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Russell Proctor is an Australian writer, but has also been many other things in his working life, including a lawyer, teacher, professional actor, medical project manager and even a pizza delivery boy. At present he is semi-retired, tutoring school and university students in the evenings and writing during the day. His interests include hiking, astronomy and cats. He has travelled extensively throughout the world, preferring out of the way places to modern civilization, for example having visited Antarctica, walked the Kokoda Track in Papua New Guinea and climbed Mount Kilimanjaro in Africa. He does not describe himself as a thrill-seeker, but certainly prefers his travels to include adventures rather than just “tourist traps”. A skeptic and futurist, Proctor has examined the methods and ideas of science and pseudo-science in his  novel Plato’s Cave, which satirizes humanity’s endless quest for meaning in life and conflicting beliefs about the nature of reality. His professional acting days included working in film, TV and stage productions. He has also written and directed plays and musicals. Further information about him and his work can be found at his website, www.russellproctor.com.


LINK TO PRE-ORDER SITE FOR “THE RED KING”:
http://www.amazon.com/Red-King-Jabberwocky-Book-ebook/dp/B00U9VD3UE/

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Tell Me - Andrew Williams

by Jennifer Brozek 15. December 2014 10:09

Andrew Williams from Journeys in Color Photography is a local Seattle photographer who recently did my new, amazing headshots. He travels. He's wonderful. He's open to new clients. I can't recommend him enough. Below, he talks about taking photographs of cosplayers.

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On Cosplay Photography

I first got serious about photography around four years ago. As a writer, I frequently wrote about places I traveled, and I wanted good pictures to accompany articles and blog posts.

Among the places my travels took me was science fiction and fantasy conventions. I’ve always been a fan, but I missed out on conventions in my childhood, mostly because I wasn’t aware of them—or if I was, I’d been conditioned to think of them as places for total geeks. (This was back before being a geek was cool, and I didn’t yet have the self-confidence to revel in being different.)

But as I began writing fiction, I got involved in the writing community, which meant going to conventions. And not only did I discover a huge community of people who passionately loved the same things I did, I was astonished by their creativity, as people took their geeky passion and channeled it in ways I hadn’t even considered.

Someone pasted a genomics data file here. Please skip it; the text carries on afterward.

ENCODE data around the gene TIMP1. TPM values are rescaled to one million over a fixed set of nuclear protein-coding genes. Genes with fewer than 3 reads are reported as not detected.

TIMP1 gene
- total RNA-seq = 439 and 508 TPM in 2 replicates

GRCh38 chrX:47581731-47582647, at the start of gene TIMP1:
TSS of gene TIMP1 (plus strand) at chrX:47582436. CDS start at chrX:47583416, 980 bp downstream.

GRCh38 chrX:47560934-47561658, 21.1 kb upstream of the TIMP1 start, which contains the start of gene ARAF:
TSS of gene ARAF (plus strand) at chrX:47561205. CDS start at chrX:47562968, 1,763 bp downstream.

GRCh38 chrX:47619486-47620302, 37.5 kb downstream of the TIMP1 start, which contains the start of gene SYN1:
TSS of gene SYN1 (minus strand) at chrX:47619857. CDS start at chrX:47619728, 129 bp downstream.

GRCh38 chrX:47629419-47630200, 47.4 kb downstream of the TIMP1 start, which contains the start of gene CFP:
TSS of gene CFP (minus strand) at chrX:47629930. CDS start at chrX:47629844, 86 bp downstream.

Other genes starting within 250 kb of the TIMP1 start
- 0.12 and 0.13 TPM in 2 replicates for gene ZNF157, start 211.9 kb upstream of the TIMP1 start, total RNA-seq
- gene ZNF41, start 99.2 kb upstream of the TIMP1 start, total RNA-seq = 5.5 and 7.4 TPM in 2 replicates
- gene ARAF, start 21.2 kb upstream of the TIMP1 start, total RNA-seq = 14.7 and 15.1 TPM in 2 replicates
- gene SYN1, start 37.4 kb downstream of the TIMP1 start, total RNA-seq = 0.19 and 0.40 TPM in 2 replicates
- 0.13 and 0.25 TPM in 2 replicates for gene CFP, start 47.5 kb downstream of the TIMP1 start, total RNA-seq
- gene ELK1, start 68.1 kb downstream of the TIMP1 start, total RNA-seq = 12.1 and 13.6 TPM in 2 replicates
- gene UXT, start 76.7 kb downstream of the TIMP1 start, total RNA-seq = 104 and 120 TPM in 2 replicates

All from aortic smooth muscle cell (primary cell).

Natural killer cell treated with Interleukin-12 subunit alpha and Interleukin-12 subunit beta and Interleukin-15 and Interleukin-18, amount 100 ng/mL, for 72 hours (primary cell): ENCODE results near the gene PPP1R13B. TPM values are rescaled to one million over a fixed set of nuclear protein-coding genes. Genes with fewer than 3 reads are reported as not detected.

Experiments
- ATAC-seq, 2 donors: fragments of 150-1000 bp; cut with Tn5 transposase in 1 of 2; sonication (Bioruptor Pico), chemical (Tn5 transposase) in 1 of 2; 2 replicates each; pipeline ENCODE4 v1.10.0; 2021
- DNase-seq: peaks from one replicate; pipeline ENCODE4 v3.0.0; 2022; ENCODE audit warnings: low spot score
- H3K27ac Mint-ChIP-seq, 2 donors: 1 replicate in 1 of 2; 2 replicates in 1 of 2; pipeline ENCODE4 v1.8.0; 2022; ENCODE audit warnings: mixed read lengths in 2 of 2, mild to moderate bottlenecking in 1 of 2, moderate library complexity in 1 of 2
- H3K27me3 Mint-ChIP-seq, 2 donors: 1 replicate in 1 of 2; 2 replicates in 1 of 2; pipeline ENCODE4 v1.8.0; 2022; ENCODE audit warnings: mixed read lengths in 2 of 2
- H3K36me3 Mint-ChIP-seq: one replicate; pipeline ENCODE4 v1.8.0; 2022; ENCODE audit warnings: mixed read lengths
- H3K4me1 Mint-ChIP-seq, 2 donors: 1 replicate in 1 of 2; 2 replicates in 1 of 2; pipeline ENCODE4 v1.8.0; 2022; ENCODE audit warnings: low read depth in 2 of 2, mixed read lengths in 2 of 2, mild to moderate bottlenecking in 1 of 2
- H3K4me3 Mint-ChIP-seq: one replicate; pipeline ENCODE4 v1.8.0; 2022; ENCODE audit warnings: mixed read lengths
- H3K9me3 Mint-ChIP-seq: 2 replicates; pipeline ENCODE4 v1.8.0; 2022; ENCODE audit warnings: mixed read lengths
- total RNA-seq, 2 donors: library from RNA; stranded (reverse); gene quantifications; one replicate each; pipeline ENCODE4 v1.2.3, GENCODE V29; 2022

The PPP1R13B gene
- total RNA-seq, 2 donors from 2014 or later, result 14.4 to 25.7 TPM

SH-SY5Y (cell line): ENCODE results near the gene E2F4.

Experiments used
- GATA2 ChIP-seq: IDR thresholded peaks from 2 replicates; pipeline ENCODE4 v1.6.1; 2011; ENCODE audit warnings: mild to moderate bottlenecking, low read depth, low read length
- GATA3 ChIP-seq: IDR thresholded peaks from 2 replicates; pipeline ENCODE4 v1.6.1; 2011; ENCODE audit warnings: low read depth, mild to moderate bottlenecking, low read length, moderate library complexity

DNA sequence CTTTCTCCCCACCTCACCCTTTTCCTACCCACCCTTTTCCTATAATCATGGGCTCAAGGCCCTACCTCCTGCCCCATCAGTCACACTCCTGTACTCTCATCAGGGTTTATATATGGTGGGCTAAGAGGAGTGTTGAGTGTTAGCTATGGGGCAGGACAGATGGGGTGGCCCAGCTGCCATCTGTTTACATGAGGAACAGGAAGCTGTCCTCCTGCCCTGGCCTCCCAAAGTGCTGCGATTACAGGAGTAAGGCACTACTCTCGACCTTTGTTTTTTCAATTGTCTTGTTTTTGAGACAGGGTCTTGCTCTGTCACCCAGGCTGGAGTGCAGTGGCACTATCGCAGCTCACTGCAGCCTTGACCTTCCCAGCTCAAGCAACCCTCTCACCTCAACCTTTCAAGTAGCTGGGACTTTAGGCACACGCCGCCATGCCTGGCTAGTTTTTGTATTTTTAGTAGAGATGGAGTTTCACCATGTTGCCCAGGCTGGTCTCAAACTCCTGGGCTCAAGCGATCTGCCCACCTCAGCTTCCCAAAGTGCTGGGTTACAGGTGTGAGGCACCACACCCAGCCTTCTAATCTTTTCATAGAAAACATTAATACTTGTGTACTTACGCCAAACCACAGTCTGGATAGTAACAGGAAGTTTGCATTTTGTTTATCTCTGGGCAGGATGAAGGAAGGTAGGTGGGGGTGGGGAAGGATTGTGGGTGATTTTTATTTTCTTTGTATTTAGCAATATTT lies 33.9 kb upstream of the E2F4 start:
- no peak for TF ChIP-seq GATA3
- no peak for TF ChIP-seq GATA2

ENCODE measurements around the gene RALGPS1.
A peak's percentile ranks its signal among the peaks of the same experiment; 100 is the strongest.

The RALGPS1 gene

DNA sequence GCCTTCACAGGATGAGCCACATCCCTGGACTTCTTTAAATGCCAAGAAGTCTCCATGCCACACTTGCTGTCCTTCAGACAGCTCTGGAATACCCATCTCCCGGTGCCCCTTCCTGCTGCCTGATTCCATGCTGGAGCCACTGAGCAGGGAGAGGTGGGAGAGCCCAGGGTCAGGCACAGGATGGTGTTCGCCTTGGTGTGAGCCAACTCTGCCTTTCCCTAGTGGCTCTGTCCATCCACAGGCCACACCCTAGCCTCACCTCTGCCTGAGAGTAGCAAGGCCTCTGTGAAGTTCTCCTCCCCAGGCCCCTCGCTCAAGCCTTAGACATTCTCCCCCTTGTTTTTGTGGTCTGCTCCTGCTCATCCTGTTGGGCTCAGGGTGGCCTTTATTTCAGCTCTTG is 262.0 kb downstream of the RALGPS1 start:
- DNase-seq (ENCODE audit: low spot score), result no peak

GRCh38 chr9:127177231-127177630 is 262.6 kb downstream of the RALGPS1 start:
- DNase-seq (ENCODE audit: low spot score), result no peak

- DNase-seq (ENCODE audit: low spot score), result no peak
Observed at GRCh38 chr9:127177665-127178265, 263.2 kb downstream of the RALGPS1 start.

Among those people were cosplayers—people who put in huge amounts of work to create costumes and even whole identities, which they then wore about in broad daylight! Now these were people who quite literally wore their geekiness on their sleeves.

As a budding photographer, I naturally turned my camera in their direction. It was my first real opportunity to take photographs of people—I’d been taking plenty of pictures of landscapes and flowers, but an ongoing case of Social Awkwardness had kept me from engaging much with actual humans. Taking pictures of cosplayers not only helped me practice photography, it helped me make friends with people I might not otherwise have met. And as my skill improved, photography became not just want a way to complement blog posts, but a creative end all its own.

When we write, we take temporary ideas from our head and transcribe them to the page, where they gain permanence. There’s a magic to that which I also find in photography—capturing a fleeting moment in time and transcribing it to a picture. Like stories, pictures are ways of taking what’s in our head and making it more permanent, not to mention easier to share with others.

Whereas a writer or a photographer can take their idea and transcribe it by themselves, the creative act of cosplay is a bit different. On its own, it’s temporary. At the end of the day, or the end of the convention, the cosplayer resumes their everyday guise. Their real life transformation ends, and the idea—briefly brought to life through makeup, clothing, and props—turns back to an idea.